In the days since a Minneapolis policeman brutally murdered George Floyd, and sparking nationwide protests against state-sanctioned violence against people of color, women in the basketball world have voiced their support for black lives and their opposition to police brutality.

By previously leading protests, WNBA and college players placed pressure on the organizations governing women’s basketball to show their solidarity, leading teams to use their social media platforms to communicate concern for the humanity of people of color.

Among other expressions of empathy and indignation, Minnesota Lynx head coach Cheryl Reeve used her platform to call for the firing of Bob Kroll, the head of the Minneapolis Police Union.

Natasha Cloud, Jonquel Jones demand an end to inaction

In an essay for The Players’ Tribune, Washington Mystics star Natasha Cloud made clear why any continued silence from white-controlled institutions and individuals is unacceptable:

But you know what crushes me most of all?? It’s how the systems of power in this country are built so strong, and with such prejudice, that in order for white supremacy to flourish — people don’t even have to actively be about white supremacy. They don’t have to carry the burden of being openly racist, or waste their energy on being loudly oppressive. It’s not like that at all. All they have to do is be silent.

Still, as Connecticut Sun star Jonquel Jones hints in an Instagram post, such symbolic support is insufficient without substantive efforts to redress the inequitable racialized power dynamics that infect all aspects of American society, including the WNBA.

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“They not ready to hear that, though,” Courtney Williams, Jones’ former teammate, replied.

Nevertheless, as Cloud expresses, the simple absence of silence is a meaningful first step:

Man — like, when I see Elena Delle Donne posting on her IG story the other day?? You have no idea what that does to my spirits, or what that means to me. I saw Elena’s post, and I was just like….. Ahhh, I fucking KNEW my teammate would have my back. I knew it. And that felt so good. That’s the MVP of our league, one of the most famous white basketball players alive, and now everyone is seeing how real she is. How she didn’t hesitate — she got in there. And it was like, even that ONE post on its own, it took just a little bit of the weight off my shoulders. It made me feel just a little less powerless in this world.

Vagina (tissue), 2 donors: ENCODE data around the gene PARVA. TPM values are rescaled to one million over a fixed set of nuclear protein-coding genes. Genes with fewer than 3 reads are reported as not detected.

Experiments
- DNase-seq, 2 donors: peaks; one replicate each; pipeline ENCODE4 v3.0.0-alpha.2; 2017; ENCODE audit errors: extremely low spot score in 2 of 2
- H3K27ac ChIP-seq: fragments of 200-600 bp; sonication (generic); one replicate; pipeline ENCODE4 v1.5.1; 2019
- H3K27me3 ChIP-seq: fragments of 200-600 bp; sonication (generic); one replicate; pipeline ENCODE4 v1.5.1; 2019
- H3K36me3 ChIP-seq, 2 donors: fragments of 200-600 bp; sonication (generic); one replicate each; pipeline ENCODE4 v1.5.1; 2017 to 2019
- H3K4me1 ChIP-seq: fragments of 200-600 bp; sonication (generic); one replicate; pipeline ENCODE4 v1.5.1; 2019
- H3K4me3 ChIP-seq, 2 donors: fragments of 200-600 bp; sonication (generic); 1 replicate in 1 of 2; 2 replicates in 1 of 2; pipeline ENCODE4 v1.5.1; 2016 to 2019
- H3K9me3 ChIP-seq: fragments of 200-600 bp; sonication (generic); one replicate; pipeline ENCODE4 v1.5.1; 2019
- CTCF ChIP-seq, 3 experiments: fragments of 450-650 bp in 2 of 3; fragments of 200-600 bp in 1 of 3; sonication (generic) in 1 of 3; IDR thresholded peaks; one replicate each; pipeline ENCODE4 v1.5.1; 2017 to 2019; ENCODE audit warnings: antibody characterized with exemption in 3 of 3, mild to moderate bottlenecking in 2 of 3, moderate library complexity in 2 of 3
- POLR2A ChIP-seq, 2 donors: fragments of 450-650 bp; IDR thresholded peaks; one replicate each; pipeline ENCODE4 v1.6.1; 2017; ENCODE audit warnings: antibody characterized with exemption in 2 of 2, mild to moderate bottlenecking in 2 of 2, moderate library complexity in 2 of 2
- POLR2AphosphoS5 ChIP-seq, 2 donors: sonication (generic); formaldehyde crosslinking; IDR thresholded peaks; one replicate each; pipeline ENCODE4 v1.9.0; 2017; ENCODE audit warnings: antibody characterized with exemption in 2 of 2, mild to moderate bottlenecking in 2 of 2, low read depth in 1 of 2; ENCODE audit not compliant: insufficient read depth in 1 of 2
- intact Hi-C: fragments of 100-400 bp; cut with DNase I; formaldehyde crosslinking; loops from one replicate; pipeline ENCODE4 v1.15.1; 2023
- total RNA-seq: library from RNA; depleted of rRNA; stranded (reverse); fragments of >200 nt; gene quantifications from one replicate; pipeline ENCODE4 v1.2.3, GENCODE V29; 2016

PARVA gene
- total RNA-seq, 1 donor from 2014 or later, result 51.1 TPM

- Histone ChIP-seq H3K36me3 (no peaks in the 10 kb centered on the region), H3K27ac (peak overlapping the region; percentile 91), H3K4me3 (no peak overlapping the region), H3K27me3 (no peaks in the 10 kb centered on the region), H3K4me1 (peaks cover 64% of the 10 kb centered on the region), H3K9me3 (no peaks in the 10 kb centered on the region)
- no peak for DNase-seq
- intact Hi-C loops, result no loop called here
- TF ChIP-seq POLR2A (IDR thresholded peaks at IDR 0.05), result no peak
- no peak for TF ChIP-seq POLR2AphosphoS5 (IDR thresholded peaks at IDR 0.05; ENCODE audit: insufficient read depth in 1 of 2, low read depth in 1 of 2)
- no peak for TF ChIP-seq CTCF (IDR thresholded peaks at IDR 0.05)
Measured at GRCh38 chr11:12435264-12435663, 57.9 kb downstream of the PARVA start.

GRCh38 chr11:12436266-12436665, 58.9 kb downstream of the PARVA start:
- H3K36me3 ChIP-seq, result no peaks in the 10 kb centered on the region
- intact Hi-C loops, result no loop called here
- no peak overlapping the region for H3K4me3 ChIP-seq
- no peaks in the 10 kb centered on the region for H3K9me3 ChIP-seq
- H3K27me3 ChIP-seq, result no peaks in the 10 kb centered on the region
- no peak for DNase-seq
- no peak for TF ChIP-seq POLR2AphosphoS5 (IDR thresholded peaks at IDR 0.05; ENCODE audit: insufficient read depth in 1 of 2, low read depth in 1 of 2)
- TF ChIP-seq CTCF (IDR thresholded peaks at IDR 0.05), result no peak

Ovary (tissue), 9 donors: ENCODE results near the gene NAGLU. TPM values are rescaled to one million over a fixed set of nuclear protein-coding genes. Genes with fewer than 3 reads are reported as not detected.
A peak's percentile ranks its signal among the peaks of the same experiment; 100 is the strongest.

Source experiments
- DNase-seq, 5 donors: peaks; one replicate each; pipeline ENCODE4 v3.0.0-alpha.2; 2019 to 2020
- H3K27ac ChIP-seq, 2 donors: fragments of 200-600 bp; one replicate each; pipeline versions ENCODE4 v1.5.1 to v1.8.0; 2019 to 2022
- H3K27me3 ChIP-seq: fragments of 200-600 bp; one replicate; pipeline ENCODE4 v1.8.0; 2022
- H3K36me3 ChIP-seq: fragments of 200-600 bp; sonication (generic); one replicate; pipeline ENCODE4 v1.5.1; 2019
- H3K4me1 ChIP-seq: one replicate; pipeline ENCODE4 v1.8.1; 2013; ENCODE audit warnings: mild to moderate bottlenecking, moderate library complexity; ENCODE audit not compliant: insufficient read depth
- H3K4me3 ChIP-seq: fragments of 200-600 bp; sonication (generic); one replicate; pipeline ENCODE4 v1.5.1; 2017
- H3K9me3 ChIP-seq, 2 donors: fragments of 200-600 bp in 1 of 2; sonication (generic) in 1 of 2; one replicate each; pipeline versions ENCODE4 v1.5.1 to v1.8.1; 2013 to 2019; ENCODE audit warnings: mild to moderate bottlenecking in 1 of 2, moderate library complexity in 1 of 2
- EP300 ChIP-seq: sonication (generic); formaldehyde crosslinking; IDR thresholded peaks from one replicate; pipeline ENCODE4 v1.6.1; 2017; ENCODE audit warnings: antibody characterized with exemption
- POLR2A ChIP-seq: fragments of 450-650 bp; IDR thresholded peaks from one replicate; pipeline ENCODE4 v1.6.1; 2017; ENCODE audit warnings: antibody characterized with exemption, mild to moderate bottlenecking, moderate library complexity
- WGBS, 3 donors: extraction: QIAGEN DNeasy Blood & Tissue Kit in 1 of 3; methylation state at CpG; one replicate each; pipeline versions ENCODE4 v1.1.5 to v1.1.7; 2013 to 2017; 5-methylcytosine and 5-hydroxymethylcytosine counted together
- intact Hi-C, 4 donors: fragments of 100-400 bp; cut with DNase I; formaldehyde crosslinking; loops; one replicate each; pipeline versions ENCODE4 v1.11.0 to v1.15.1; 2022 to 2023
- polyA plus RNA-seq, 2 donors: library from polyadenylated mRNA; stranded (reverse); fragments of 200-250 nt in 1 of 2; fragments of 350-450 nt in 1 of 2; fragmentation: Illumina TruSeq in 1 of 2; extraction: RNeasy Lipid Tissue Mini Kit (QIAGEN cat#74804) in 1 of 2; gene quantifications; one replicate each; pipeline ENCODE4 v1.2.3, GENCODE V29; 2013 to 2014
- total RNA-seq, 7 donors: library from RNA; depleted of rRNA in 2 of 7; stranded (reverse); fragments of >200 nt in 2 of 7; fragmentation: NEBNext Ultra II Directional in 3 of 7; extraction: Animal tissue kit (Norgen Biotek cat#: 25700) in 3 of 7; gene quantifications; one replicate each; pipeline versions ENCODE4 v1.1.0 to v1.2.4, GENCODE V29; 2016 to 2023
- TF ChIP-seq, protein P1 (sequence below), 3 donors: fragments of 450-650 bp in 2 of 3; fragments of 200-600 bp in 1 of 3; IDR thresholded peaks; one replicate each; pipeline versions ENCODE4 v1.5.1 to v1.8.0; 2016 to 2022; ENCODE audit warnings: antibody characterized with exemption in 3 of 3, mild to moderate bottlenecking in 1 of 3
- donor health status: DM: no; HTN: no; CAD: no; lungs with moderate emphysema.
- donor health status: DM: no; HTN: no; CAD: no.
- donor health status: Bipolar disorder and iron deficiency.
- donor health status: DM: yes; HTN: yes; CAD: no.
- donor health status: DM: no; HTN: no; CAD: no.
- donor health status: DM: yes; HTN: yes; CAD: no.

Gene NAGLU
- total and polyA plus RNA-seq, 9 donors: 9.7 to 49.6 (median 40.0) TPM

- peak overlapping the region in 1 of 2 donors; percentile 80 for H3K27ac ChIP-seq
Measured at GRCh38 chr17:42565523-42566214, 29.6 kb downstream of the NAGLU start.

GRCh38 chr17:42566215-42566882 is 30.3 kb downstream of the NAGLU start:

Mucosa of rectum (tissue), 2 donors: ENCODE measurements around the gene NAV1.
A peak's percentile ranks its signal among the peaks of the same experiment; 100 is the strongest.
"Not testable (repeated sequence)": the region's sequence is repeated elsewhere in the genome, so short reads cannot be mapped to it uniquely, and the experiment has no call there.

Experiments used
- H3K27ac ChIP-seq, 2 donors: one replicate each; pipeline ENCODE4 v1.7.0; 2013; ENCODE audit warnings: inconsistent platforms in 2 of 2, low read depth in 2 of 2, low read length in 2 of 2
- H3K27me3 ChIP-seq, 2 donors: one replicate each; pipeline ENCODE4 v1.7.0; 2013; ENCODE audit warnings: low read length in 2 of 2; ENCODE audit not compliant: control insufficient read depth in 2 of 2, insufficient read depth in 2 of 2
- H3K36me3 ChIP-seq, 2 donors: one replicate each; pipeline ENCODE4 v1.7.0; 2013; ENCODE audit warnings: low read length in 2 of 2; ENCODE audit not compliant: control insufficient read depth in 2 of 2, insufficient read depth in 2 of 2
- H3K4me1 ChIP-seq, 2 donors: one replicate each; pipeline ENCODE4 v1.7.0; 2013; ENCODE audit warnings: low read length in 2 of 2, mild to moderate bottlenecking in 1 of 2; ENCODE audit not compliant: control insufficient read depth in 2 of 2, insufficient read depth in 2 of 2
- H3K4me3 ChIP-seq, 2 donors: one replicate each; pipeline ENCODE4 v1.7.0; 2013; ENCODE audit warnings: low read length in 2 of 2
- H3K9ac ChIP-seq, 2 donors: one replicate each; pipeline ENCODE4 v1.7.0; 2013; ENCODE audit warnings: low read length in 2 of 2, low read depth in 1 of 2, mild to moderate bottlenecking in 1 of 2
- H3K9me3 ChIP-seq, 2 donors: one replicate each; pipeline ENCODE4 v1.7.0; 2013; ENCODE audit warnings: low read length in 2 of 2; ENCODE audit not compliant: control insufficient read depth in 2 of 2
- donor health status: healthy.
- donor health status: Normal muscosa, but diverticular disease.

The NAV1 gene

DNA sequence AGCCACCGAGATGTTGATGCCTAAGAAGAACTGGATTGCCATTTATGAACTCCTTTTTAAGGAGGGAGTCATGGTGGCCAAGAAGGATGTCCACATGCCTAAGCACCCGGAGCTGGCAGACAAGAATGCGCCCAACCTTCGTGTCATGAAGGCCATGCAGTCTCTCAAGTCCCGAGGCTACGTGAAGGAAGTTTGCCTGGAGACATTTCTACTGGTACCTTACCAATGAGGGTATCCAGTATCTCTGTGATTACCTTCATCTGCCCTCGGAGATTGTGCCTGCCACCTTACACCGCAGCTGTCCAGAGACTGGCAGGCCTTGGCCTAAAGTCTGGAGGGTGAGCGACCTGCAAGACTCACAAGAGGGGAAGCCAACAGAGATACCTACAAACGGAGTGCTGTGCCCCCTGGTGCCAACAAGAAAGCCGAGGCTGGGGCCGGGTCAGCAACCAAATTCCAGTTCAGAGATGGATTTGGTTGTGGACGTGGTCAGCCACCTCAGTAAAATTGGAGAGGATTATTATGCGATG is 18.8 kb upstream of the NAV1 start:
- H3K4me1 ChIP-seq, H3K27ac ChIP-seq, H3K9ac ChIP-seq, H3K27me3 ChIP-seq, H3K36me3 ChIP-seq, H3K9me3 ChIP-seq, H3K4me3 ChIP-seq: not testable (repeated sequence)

Chloe Jackson calls out Kim Mulkey, Baylor

In contrast to the sense of emotional validation Delle Donne’s words provided Cloud, Chloe Jackson experienced a sense of abandonment by the “heartbreaking” silence of Baylor Lady Bears head coach Kim Mulkey.

Some of women’s college basketball’s other top teams — South Carolina, UConn, Oregon, Notre Dame — have signaled their support or expressed their sorrow, with Hall of Fame head coach Dawn Staley declaring in an essay in The Players’ Tribune that she feels a need to “do something to save the next person” from racial violence.

Baylor and Mulkey have not.

Throughout her tenure at Baylor, Mulkey has organized her program around white hetero-patriarchal values. Her treatment of Brittney Griner and decision to make the majority-black 2019 NCAA champion Lady Bears visit the White House, the first women’s sports team to do so under Trump, are not mere expressions of her “more conservative” political leanings. Her actions ignore the full humanity and integrity of the people who suit up for her team.

Mulkey’s silence does not reveal her complicity with white hetero-patriarchal supremacy.

It confirms it.

Things don’t have to be this way, however. Women’s basketball culture, instead of being uncomfortable talking about white supremacy, can become a place where those who choose to be silent about white supremacy, including Mulkey, are uncomfortable.



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